A compass showing where to go during a gap year after college.

Should you take a gap year after college? Here’s the scoop.

Wondering if you should pursue a graduate degree, take a break, or dive right into work? Life after college can be a struggle at first, so don’t write off taking a break so soon.

Gap years usually refer to students taking a break after high school before applying to college, since most people don’t pursue graduate degrees. However, if you’ve been thinking about grad school then you’ve probably wondered if you should take a gap year after college, too.

This is what you can expect if you spend a year outside of academia

 

Why take a gap year after college

Plenty of people go to grad school because they aren’t sure what to do after college, but that’s not always the right answer. People take gap years for a reason: they can really help to organize your life and yourself before taking on your next big challenge. Chief among those reasons include:

  • Saving money for graduate school.
  • Improving your physical health.
  • Improving your mental health.
  • Gaining real-world work experience.
  • Exploring new opportunities and industries.
  • Developing new skills.
  • Deciding if graduate school is for you.

 

 

There’s considerable wisdom in taking time off in between programs. School can be incredibly stressful at all levels, making it important to have your health, mental health, and finances in order. Putting in the time to reflect on your life and your future is also a wise decision. 

Either way, you will not suffer any kind of “penalty” in the admissions process if you’ve taken a gap year. In fact, it’s quite common for older applicants to gain admission because they bring focus, experience, and they know how to manage their time and energy better than many young applicants.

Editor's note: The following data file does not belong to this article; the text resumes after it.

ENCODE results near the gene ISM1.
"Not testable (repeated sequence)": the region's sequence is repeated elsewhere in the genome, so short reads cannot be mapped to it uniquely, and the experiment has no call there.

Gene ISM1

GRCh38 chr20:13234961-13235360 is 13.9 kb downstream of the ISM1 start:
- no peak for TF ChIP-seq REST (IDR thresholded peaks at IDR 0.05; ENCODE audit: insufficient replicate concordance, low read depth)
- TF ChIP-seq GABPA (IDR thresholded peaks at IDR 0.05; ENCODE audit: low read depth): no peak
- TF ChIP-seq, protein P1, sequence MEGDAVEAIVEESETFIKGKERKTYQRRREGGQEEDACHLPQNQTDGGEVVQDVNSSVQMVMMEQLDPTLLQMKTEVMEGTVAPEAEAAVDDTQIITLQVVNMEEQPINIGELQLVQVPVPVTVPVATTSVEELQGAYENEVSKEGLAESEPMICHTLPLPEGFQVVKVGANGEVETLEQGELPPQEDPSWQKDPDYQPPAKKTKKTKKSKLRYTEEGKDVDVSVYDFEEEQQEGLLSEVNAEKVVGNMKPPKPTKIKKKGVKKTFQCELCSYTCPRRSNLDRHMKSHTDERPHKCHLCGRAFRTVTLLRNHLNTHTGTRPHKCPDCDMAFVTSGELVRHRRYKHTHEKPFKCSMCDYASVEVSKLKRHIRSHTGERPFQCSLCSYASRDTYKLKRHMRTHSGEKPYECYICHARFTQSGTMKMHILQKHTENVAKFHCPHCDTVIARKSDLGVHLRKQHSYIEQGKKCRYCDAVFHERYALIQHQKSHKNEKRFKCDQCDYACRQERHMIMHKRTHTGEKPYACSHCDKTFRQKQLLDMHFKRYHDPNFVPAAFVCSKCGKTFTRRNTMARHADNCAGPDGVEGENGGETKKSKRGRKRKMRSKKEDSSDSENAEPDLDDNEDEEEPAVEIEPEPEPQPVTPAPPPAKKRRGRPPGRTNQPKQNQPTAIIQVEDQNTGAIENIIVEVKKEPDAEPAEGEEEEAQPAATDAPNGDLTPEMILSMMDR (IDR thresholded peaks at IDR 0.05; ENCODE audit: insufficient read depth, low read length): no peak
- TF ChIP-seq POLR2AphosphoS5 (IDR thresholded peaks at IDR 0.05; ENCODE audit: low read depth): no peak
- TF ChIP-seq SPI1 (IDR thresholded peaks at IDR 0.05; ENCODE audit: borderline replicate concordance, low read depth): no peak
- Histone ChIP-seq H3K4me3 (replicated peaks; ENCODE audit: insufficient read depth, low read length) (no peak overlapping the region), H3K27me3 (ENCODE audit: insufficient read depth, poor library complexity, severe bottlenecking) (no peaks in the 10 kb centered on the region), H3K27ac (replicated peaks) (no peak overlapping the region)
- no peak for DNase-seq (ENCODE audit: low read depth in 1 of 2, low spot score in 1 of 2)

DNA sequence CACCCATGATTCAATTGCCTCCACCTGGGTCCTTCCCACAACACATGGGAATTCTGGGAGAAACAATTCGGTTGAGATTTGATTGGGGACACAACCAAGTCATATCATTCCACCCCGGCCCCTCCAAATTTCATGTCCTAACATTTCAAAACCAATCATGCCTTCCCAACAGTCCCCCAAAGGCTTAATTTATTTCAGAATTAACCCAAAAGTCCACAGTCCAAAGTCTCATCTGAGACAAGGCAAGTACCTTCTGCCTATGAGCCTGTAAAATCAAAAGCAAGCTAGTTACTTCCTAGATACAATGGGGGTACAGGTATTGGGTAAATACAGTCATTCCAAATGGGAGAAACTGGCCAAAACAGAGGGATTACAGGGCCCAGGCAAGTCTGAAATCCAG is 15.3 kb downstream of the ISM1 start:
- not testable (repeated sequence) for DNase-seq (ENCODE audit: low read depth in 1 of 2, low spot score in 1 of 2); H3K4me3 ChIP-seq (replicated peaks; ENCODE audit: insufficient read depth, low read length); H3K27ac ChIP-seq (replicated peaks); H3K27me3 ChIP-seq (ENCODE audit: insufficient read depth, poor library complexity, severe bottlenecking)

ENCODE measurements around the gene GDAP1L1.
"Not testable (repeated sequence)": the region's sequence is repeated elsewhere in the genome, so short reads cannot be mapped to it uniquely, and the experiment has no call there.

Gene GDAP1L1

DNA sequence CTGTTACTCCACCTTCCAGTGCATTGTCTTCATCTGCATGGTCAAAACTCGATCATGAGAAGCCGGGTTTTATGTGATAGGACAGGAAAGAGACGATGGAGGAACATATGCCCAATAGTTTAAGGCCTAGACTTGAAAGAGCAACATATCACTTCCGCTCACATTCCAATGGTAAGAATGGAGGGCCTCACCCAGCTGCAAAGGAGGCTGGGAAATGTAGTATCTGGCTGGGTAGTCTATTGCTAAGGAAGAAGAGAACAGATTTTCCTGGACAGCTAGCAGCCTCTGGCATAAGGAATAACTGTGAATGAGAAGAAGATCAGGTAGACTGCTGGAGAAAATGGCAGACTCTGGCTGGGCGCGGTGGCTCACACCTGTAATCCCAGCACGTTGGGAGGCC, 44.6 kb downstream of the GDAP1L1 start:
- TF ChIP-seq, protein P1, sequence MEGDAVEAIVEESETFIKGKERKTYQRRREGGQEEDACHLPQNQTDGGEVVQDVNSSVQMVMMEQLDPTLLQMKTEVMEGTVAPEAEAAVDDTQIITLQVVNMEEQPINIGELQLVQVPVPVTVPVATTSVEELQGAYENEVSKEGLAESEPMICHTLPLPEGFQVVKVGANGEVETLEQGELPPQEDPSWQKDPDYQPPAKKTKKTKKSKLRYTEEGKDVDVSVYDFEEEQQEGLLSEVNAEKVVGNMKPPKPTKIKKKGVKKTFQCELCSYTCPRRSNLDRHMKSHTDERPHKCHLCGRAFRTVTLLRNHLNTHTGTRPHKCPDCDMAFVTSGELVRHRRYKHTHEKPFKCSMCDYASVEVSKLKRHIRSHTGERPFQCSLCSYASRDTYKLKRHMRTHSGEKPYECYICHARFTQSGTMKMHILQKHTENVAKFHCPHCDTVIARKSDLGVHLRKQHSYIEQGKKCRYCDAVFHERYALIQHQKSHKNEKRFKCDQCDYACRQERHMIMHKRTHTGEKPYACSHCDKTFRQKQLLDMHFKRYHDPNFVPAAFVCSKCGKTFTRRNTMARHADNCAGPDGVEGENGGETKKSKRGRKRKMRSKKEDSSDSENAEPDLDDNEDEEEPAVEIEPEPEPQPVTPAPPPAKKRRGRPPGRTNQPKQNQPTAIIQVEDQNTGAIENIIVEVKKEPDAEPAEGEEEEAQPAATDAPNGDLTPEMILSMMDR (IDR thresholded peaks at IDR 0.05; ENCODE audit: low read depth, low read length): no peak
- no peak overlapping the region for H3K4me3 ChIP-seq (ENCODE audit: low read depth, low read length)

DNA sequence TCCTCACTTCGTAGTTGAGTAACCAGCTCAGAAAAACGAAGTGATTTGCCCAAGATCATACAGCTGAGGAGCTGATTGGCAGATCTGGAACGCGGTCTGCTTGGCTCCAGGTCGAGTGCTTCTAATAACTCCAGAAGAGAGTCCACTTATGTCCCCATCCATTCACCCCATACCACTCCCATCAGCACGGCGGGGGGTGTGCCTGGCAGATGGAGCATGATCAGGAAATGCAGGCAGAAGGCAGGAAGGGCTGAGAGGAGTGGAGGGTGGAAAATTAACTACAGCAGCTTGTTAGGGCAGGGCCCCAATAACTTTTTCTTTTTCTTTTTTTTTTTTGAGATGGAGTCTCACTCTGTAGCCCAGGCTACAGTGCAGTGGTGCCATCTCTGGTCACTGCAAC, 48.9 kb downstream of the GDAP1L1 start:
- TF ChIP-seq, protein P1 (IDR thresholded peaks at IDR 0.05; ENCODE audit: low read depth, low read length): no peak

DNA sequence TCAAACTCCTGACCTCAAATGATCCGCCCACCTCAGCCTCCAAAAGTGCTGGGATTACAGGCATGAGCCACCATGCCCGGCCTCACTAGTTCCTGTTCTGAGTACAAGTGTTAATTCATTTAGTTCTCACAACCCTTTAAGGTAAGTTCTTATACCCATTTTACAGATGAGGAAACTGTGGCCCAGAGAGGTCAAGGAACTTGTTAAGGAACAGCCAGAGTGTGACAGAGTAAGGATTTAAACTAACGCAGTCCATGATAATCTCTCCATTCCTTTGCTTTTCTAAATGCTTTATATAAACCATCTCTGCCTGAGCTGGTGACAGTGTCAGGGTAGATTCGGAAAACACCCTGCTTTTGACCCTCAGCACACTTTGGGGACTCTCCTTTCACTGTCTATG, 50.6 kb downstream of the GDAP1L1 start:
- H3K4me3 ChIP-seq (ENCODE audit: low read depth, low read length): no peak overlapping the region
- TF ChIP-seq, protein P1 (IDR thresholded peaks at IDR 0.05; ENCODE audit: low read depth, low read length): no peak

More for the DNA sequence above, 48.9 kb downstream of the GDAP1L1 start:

What to do with a gap year after college

There’s plenty you can do during a gap year, and it doesn’t have to be travelling (as if grads with $30,000 in debt can afford to travel).

Take a look a these options to get your creative juices flowing:

  • Get a survival job
  • Volunteer or join a non-profit organization
  • Take your gap year abroad after college
  • Start planning your career
  • Make a financial plan for the future
  • Network with friends and family for next steps
  • Get an internship after college

 

 

Gap year programs after college

There are a few types of programs you can join during your gap year:

  • Leadership training
  • Language immersion
  • Cultural exchange (also heavy on language immersion)
  • Teaching

Some of those programs you’ll need to take abroad: language immersion and cultural exchanges almost always require travel to other locales. Teaching often involves teaching your native language in particular, so you can expect a fair degree of travel for that as well. Just a fair warning (once the pandemic is over).

 

 

Leadership training

Leadership training programs can come in all shapes and sizes, and you don’t need to pay thousands of dollars to Ivy League schools to enroll. Check out these courses and programs for your gap year after college.

  • Pryor Learning Solutions has plenty of seminars and webinars that you can join to learn the fundamentals of leadership and management.
  • Bell Leadership Institute has a leadership cornerstone program plus some programs specializing in different aspects of leadership.
  • American Management Association offers certification programs, though they are on the expensive side and out of reach for most recent graduates. Consider this if an employer, school, or associated organization will cover the cost.
  • Alison.com offers a quick, free course on leadership skills in business for those looking to get their feet wet.
  • The Open University has a thorough collection of online courses on leadership and management. They’ll keep you busy for a while.

 

 

Language immersion & cultural exchange programs

You can spend your gap year after college learning new languages and cultures, which can give you an edge in the working world or even in a grad school application.

Here are the kinds of options you can pursue, according to Go Abroad:

  • Studying Arabic in Jordan
  • Studying French in Quebec
  • Learning Chinese in Shanghai
  • Studying German in Berlin or Munich
  • Learning Italian in Rome
  • Learning Japanese in Tokyo
  • Practicing Portuguese in Lisbon
  • Learning Brazlian in Salvador
  • Pick up Spanish in Argentina

There are a lot of options, but not all of them require you to travel, which would be the wise decision during any pandemic emergencies. Check out your options!

 

Teaching

According to Nomadic Matt, these are the best places to teach English abroad if you’re considering it for your gap year after college.

  • South Korea
  • Japan
  • The Middle East
  • Thailand
  • China
  • Czech Republic (Prague)
  • Spain
  • Taiwan